1. DNA - Test - Plaintiff is claiming her right in the property in dispute, being the daughter/LR of Rai Sahab s/o Shishpal, whereas the defendants have stoutly denied her claim and pleaded themselves to be his LRs. - Thus, the grand parents of plaintiff and defendant Nos.2 to 4 are common - The blood relationship between the indicated parties, inter-alia, J.) would be a moot point to be decided after receiving the evidence of the parties during the course of trial by the trial Court - In that eventuality, in order to prove their relationship, the scientific DNA Test is very much essential to arrive at the truth and to decide the real controversy between them to effectively adjudicate the present suit. (174) PLR
  2. DNA - Conducting the DNA test should be allowed so that a child who claims himself to be natural son of a particular person is able to conclusively either prove or disprove the fact because by passage of time, scientific methods have evolved to such an extent that it is now possible to conclusively determine the actual parentage of a child. (177) PLR
  3. DNA - DNA test which is a scientific one ought not to be resorted to in all cases - That it is a scientific test and the result is bound to be close to 100% admits of no doubt at all but when Courts make intervention, it ought to be convinced that there is a very strong prima facie case for an application before it orders DNA test.   (180) PLR
  4. DNA - Paternity can be proved or disapproved conclusively with DNA Test - When there is serious breach of trust and honesty with regard to birth of a child then the fundamental question of awareness arises - It does not matter that some one is going to lose, certainly the DNA test for establishing the paternity is a necessity - Evidence Act, 1872 (1 of 1872) Section 112. (174) PLR
  5. DNA - Test - If the attempt is to bastardize, the Court will throw a ring of extraordinary circumspection and ensure that proof of non-access was clearly available before order was passed - Consequently, if there was a proof of access and if the person was seeking for a DNA test to be carried out, the Court will allow for such a test because it would come to help a person to clear a slur which he carries on his shoulder.(180) PLR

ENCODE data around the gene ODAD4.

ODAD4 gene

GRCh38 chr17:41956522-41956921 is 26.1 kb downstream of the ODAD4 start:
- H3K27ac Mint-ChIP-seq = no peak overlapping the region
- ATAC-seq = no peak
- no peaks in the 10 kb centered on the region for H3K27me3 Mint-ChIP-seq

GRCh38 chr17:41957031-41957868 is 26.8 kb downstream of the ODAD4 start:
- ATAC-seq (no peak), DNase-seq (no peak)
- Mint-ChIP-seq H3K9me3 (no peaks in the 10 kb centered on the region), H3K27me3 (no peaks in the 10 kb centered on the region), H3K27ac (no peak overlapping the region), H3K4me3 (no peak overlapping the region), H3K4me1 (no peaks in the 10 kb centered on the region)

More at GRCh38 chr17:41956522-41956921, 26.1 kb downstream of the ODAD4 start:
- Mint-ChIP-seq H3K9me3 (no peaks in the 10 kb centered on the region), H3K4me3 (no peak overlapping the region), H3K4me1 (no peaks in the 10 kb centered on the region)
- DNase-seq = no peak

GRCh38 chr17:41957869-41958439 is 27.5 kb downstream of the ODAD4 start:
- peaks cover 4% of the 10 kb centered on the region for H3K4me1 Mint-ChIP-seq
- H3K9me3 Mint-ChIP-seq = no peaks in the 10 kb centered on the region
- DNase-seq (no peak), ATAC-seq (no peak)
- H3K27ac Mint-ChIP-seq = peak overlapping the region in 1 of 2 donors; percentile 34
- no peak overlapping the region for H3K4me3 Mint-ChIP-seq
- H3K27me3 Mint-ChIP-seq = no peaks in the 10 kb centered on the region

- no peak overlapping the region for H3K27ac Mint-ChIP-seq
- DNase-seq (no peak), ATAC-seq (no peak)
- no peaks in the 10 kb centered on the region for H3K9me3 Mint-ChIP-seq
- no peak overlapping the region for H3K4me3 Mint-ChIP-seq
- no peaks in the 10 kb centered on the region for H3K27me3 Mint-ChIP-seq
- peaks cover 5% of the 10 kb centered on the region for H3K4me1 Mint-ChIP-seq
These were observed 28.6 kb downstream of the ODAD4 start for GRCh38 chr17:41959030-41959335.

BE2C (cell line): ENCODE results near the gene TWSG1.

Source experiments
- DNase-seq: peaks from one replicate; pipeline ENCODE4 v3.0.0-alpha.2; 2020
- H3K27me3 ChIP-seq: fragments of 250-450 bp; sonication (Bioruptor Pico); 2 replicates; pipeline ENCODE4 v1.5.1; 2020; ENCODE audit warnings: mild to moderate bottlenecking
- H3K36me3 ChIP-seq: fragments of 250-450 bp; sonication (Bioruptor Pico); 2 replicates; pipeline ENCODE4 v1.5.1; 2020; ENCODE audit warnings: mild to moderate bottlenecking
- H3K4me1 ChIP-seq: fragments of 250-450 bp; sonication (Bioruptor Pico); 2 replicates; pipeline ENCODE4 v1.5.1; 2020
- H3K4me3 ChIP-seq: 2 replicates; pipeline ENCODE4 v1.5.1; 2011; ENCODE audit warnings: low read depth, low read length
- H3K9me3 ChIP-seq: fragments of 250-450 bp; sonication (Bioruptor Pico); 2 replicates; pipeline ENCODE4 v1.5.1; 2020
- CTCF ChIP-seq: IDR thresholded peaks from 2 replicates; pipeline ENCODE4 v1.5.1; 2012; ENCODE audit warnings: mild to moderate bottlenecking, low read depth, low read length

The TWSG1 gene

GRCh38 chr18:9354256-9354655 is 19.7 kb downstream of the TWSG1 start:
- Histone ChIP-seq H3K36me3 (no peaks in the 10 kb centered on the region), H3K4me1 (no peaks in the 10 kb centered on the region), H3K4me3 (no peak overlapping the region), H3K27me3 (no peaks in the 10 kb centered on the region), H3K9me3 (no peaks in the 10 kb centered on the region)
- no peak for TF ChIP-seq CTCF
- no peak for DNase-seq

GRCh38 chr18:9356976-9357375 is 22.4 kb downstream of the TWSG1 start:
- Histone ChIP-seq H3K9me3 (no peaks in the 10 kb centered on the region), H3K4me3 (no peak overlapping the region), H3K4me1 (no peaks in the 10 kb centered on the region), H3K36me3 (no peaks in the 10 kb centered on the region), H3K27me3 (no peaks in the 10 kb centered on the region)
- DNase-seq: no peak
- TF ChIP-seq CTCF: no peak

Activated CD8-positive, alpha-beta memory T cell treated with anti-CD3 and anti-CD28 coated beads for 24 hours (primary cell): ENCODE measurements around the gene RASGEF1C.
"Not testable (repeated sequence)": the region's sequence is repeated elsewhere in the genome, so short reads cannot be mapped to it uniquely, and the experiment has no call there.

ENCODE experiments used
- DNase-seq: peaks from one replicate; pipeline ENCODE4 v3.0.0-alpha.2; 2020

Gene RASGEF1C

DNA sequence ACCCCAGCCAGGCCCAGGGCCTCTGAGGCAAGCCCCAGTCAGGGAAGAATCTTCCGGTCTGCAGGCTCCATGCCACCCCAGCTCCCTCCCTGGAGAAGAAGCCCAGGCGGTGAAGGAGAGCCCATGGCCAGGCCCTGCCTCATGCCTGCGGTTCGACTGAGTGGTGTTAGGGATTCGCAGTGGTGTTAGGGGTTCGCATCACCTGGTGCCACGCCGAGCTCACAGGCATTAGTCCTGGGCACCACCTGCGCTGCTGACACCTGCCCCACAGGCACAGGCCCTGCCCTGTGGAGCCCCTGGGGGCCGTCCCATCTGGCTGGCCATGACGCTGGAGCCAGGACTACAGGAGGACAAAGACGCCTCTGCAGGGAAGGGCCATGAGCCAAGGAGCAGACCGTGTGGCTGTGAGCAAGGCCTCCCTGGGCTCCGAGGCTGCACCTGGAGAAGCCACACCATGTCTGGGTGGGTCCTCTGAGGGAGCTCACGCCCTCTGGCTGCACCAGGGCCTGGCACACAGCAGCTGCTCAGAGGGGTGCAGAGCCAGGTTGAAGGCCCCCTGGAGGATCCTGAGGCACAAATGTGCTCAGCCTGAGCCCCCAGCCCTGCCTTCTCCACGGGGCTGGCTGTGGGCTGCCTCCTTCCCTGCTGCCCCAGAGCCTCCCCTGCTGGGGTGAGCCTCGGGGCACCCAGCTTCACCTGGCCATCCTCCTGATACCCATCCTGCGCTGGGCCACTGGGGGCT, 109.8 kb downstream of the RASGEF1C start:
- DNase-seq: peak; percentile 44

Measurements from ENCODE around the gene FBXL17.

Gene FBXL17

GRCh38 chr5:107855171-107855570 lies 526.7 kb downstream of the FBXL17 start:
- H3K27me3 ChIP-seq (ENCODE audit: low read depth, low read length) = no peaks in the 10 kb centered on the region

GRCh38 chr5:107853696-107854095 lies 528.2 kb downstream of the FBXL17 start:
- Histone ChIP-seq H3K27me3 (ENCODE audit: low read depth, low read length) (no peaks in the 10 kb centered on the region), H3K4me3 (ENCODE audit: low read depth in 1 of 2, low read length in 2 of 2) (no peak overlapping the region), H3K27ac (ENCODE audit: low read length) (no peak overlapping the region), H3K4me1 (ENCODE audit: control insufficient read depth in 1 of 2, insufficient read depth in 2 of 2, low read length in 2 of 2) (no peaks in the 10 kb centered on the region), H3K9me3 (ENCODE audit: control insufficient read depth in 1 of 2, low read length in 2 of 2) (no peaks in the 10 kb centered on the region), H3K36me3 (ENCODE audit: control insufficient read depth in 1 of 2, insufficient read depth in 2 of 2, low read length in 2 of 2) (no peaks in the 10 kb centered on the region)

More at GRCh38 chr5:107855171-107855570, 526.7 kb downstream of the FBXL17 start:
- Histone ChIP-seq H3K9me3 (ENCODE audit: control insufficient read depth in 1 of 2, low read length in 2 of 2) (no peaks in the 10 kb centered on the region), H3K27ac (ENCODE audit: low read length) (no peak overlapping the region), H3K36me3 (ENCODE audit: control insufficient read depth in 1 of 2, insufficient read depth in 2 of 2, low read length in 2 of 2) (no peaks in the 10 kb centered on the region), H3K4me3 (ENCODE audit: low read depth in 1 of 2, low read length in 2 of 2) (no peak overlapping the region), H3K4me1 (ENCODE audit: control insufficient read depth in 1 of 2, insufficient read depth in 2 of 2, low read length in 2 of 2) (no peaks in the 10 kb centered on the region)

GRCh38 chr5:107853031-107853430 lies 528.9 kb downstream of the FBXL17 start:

6. DNA - Will - Proof of paternity - Plaintiff has been able to make out a strong prima facie case in his favour to show that he is the natural born son of defendant no.1 for the purpose of conducting the DNA test - Admittedly A has died and S.K. who appeared in the witness box was also born from the wedlock of D with A - There is no dispute regarding the parentage of S - Since the blood samples of father matches with the DNA profile of his children to the extent of 50%, therefore, for the purpose of conclusively proving the fact that plaintiff was born out of the wedlock of D with A - Sample of S would be very important because from S,  DNA profile can also be taken for the purpose of ascertaining the paternity of plaintiff. (177) PLR 
  7. DNA test  - Non-conducting of - Though a DNA test would have helped the Courts immensely in determining the reliability of the identification of the body of the deceased, in the presence of other reliable evidence on record in favour of the prosecution version on this aspect, we reject the contention that the non-conducting of a DNA test and the reliance on evidence regarding identification through superimposition is improper - This is all the more true since no material is forthcoming to the effect that the parents of the deceased were alive during the relevant period, so as to conduct comparative DNA tests- Criminal Trial  - IPC,  S. 302, 364 and 201. 2019 SCeJournal 471

  8.  DNA test and  Superimposition test - Evidence Act, Section 45 -  Expert witness - Opinion evidence  - One cannot lose sight of the fact that DNA evidence is also in the nature of opinion evidence as envisaged in Section 45 of the Indian Evidence Act - Undoubtedly, an expert giving evidence before the Court plays a crucial role, especially since the entire purpose and object of opinion evidence is to aid the Court in forming its opinion on questions concerning foreign law, science, art, etc., on which the Court might not have the technical expertise to form an opinion on its own - In criminal cases, such questions may pertain to aspects such as ballistics, fingerprint matching, handwriting comparison, and even DNA testing or superimposition techniques, as seen in the instant case - Like all other opinion evidence, the probative value accorded to DNA evidence also varies from case to case, depending on facts and circumstances and the weight accorded to other evidence on record, whether contrary or corroborative - This is all the more important to remember, given that even though the accuracy of DNA evidence may be increasing with the advancement of science and technology with every passing day, thereby making it more and more reliable, we have not yet reached a juncture where it may be said to be infallible - Thus, it cannot be said that the absence of DNA evidence would lead to an adverse inference against a party, especially in the presence of other cogent and reliable evidence on record in favour of such party - Criminal Trial  - IPC,  S. 302, 364 and 201. 2019 SCeJournal 471